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Two Methods of Proximate Cause
Polemis: Direct Cause
Wagon Mound: Reasonably Foreseeable
egg shell doctrine
- Take the Plaintiff as you find them.
- This includes physical, mental, and emotional conditions that will cause an increase in damages
Cause in fact test:
- But for: single cause
- Substantial Factor: 2 concurring causes
- Summer Test: 2 sources, but only one cause
- Joint Liability: 2 inseparable causes
- Market Share: Multiple business sources
- Loss of Chance: causes a decreased in opportunity
But for test
Used for a single source of harm.
"But for the defendants negligent act, the plaintiff would not be harmed."
But for the defendants actions, the plaintiff chance of harm would not of been greatly mutiplied
- Two sources of harm, but only one caused the harm.
- "Hunting, two shoot in the same direction, and only one hits P's eye"
Unable to determine which one caused.
Defendant has the burden of proving he was not responsible. If unable--then liable.
Joint Severance Liability
Two inseparable causes of harm. The P can bring suit against both, or either for the full amount of damages.
Runner is hit by two cars at the same time, and dies.
The liability can not be separated
Two possible sources of harm. Must prove the D's actions were the substantial factor to the P's harm.
- "Two fires merge, must prove the D's fire was the substantial factor to the P's harm."
- > Prove it was the greater to the other fire, by speed or destructive path
Market Share Liability
Used when an industry of business are liable for a product, and the exact business is unknown.
"The industries percent of market share, is the percent of liability held"
The collective small percent goes without liability.
Loss of Chance
Without the D's action, P would of had a high chance to live.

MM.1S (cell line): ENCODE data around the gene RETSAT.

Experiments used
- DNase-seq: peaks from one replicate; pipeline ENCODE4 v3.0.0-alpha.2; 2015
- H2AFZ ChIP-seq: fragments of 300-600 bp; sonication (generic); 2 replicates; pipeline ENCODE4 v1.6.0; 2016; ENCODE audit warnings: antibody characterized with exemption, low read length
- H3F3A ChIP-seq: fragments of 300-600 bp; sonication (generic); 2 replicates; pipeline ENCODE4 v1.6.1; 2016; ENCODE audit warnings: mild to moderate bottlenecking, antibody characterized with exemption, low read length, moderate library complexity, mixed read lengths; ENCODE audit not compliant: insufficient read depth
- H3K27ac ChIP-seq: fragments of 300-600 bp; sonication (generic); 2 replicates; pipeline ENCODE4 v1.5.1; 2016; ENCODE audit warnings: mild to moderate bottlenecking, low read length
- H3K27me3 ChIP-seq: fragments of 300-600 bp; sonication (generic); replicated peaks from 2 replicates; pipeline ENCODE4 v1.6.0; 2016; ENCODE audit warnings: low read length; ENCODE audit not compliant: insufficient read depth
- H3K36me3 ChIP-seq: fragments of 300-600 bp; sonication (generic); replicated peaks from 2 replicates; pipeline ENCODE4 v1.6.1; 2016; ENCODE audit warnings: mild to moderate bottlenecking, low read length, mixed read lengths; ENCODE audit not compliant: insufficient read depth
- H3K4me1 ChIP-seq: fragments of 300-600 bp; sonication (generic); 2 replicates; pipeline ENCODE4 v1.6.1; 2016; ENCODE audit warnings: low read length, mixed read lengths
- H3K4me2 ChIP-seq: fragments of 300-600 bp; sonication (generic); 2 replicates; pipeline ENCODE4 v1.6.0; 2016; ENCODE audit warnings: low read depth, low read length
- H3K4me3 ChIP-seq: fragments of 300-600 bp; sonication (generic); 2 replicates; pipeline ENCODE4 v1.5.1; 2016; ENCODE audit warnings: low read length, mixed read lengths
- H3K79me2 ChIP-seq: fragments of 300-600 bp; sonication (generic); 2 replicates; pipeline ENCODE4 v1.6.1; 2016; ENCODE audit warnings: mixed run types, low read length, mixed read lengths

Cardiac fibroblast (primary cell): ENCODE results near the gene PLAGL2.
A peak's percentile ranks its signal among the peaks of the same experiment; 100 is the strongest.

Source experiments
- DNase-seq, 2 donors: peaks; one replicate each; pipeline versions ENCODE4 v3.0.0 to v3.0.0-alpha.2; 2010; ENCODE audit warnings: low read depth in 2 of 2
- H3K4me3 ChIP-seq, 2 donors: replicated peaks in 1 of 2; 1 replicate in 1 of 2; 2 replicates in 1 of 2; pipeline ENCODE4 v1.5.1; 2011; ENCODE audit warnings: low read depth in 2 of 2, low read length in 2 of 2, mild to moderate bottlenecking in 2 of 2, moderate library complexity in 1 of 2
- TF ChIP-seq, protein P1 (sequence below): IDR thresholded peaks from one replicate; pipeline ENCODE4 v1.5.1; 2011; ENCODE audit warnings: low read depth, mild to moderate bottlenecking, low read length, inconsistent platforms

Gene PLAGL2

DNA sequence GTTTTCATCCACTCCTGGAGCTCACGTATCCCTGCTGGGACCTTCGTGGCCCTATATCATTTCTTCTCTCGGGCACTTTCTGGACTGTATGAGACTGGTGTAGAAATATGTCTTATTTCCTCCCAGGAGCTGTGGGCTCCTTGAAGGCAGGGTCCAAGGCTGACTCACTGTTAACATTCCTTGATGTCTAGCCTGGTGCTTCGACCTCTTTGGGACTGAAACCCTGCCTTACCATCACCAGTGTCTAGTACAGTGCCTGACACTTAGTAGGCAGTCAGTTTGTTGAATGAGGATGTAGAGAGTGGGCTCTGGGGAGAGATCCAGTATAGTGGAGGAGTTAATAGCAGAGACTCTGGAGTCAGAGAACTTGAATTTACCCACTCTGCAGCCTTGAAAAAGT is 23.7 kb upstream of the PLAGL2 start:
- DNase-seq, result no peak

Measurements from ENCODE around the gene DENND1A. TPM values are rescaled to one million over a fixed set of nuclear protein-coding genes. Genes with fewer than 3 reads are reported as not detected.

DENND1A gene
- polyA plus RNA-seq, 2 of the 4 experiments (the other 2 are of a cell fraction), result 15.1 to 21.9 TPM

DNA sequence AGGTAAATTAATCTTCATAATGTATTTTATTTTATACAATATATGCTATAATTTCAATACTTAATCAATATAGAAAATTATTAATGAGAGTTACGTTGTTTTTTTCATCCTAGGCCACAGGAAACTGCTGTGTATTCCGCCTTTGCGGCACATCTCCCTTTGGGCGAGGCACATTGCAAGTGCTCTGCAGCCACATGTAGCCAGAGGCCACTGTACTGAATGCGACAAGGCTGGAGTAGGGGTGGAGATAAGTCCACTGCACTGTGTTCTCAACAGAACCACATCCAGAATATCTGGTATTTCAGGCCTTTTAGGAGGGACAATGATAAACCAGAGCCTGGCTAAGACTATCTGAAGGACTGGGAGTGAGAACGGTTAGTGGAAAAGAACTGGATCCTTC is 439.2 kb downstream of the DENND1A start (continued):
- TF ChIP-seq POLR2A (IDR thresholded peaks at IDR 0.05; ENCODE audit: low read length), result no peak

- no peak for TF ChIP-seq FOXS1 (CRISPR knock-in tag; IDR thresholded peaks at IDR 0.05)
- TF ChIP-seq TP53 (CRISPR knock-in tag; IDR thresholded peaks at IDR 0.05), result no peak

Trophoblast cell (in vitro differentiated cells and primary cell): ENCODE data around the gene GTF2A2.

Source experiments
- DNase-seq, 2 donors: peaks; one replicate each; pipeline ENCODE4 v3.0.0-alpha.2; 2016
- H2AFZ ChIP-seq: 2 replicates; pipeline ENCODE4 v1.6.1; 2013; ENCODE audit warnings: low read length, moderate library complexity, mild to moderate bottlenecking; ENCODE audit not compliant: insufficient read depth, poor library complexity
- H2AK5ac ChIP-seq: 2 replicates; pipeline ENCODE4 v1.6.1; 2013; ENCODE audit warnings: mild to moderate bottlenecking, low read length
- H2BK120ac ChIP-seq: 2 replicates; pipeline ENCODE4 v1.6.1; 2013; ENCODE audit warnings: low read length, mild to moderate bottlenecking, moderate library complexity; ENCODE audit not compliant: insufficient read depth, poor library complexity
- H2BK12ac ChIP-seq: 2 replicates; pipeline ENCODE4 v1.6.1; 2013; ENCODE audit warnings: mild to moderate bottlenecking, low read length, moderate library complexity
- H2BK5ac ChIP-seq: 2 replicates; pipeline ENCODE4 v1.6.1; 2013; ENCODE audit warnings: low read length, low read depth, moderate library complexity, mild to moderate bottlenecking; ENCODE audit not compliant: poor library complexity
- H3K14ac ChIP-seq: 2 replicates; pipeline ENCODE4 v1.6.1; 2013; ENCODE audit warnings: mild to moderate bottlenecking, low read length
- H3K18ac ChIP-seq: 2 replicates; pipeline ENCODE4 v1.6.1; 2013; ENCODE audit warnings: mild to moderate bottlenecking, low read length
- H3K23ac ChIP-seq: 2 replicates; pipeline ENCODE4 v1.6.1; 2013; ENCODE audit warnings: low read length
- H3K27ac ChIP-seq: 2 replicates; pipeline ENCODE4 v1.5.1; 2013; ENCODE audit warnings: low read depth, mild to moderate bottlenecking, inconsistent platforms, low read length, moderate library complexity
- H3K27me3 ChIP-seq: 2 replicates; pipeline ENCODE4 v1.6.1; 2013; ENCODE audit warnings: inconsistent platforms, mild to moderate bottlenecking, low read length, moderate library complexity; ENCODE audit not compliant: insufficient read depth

"If the D, doctor, would of diagnosed on time, P would of had a high chance of survival"
Only recover a portion of damages
Breach: general rule
Ordinary Prudent Person
Majority: Age Intelligence Experience
- Minority: (NC): Rule of Sevens
- 0 - 6 not capable of negligence
- 7 - 14 presumed incapable, but rebuttable
- 15 - 17 presumed capable, but rebuttable
- 18 - up ordinary prudent person
Breach: Mental Handicap
Held to ordinary prudent person
> Small exception for the Breuing Jurisdiction: unforeseen and unexpected
Breach: Child Exception
activity which is normally undertaken only by adults and for which adult qualifications are required
Not relevant for minority jurisdiction from 0 - 6
Breach: Physical Disability
Ordinary Prudent Person with the disability
> Voluntary intoxication is not an excuse
Breach: Professional Negligence, mal-practice
Ordinary Prudent (occupation) in good standing with the same skill knowledge and training
Accountant, lawyer, architect, engineers, pharmacist, designers of group health insurance
<Same standard when offering pro bono work>
Breach: Attorney Mal-practice
- Possession of knowledge or skill
- Exercise of best judgment
- Use of Due Care
Breach:Medical Mal-Practice: General Mal-Practice
- General Mal-Practice
- >Duty: Doctor to patient
- >Breach: jurisdictional standard:
- locality, national (board certified, specialist), similar community
"usually need a expert witness to testify of what the jurisdictional standard would have done"
Breach: Mal-Practice: Informed Consent
> Duty: Doctor to Patient
> Breach: Failure to fully inform of all material risks, or material facts (doctors bias interest)
> Causation: patient would of chosen different care or no care; Canteberry (reasonable patient) Scott (single patient) Traditional (reasonable doctor)
> Injury: the injury sustained was a product of failure to inform
Any information that would alter the patients decision
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